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The challenging design of ITER's cooling water system

The tokamak cooling water system interfaces with 27 other systems inside the machine. (Click to view larger version...)
The tokamak cooling water system interfaces with 27 other systems inside the machine.
The design of ITER's cooling water system is maturing. The system, consisting of the tokamak cooling water system (TCWS), the component cooling water system (CCWS), the chilled water system (CHWS) and the heat rejection system (HRS), is responsible for removing the enormous amounts of heat generated by the tokamak and its auxiliary systems, with an anticipated peak heat load of more than 1100 MW.

Participants to the tokamak cooling water system preliminary design review ... (Click to view larger version...)
Participants to the tokamak cooling water system preliminary design review ...
Over the course of the past year, some impressive progress has been made on many pending issues enabling the teams to take the design of these crucial components from their conceptual design to the next level. The formal preliminary design review for the tokamak cooling water system was completed last month on 20-22 March in Cadarache with more than 20 participants from the US Domestic Agency and its contractor AREVA Federal Services LLC. The following week, the expert group for the heat rejection system, another essential part of ITER's cooling system that is supplied by the Indian Domestic Agency, moved in.

The TCWS preliminary design improved the operation and safety of the primary thermal management system. Pathways for the discharge of radioactively contaminated water to the environment were eliminated. Four separate cooling systems for the first wall/blanket and divertor were combined into a single system to improve operational flexibility and system availability. Significant progress was reported on the design of supporting systems such as the chemical and volume control, drying, and draining. "In fact, the TCWS design is now 65 percent complete and is documented in 116 reports and drawings, a comprehensive 3D Design Model with 56 work packages, and 44 interface sheets," states Jan Berry, US team leader of the Tokamak Cooling Water System.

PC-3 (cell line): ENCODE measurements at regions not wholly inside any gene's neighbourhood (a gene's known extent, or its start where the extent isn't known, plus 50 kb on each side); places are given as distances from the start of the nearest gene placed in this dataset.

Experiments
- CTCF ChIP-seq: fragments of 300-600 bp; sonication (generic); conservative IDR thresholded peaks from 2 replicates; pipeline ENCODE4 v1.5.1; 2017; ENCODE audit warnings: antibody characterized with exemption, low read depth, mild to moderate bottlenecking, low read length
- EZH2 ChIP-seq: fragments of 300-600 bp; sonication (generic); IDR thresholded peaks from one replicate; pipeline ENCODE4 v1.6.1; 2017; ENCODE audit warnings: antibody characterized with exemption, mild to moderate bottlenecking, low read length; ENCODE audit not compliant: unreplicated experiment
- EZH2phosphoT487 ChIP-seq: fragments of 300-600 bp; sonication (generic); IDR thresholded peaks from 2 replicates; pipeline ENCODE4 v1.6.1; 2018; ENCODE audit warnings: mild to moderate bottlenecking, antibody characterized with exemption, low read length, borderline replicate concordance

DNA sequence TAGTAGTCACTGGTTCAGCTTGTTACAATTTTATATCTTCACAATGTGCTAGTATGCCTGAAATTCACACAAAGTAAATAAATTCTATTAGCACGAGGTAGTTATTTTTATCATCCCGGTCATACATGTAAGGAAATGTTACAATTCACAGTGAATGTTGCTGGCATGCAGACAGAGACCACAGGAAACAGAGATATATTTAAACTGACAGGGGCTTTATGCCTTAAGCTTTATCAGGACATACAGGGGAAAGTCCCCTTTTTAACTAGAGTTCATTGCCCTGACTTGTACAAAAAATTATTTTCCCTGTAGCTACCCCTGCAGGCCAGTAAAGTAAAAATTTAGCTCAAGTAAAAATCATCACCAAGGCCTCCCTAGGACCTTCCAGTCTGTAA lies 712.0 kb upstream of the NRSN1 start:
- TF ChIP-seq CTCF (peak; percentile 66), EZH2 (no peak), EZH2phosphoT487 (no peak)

... and their colleagues working on heat rejection system design. (Click to view larger version...)
... and their colleagues working on heat rejection system design.
At this phase of TCWS design development, the expertise and advice from the power producing industry is crucial as the ITER Organization/US Domestic Agency/industry team comprised of more than 100 engineers and designers is responsible for developing the final design and ultimately the fabrication and delivery of the components.

"AREVA has designed and built many cooling water systems for reactors," Joe Stringer, vice president at AREVA Federal Services LLC replied when asked about the challenges the full-service nuclear provider faces working on the ITER fusion reactor. "However there are design features for the ITER Project which make the design solution unique. The TCWS has more interfaces with other design organizations than any other system and at the same time the project requires completion of the design and delivery of the piping and components on a very aggressive schedule. But AREVA is very proud to be part of the ITER team and we are committed to meeting the significant challenges ahead."

For the team in charge of HRS design the cyclic nature of the ITER machine presented the most distinct challenge. "The HRS must reject normal facility heat loads plus large intermittent heat loads from the pulsed operations of the tokamak while maintaining stable and predictable cooling water basin temperatures to meet the needs of the cooling water system clients," explains Steve Ployhar, responsible officer for the heat rejection system. "It would have been easy to size the cooling towers based on peak conditions, but this solution would have been unacceptable in regards to the use of resources, both in terms of capital cost and space on the site."

ITER's complex cooling water system has to remove an anticipated initial peak heat load of more than 1100 MW. (Click to view larger version...)
ITER's complex cooling water system has to remove an anticipated initial peak heat load of more than 1100 MW.
The challenge for the design team was therefore to meet the heat rejection needs while minimizing the cost and the footprint of the cooling towers. Part of the solution proposed by the Indian Domestic Agency involves the construction of an additional hot basin and associated pumps to absorb the hot water generated during the "burn" phase of the plasma pulse and discharge it to the cooling tower at a constant rate throughout the plasma pulse cycle, thus making more efficient use of the cooling towers. This solution will guarantee the reliability of the system and will keep the additional footprint to 50 percent of what would have been required otherwise.
"The cooling water systems interface with virtually all ITER systems and facilities and their successful design involves coordination as well as technical challenges. The outcome of the preliminary design reviews for TCWS and HRS give us confidence that these challenges are being met," concludes Giovanni Dell Orco, leader of the ITER Cooling Water System Section.

Sekhar Basu, chief executive at the Department of Atomic Energy in India and chairman of the Design Review, also expressed his confidence that the design for the ITER's heat rejection system provided enough flexibility for the varying load conditions. "We will resolve the remaining interface and environmental issues for this system judiciously in order to allow the project to move forward in a time- and cost-effective manner."

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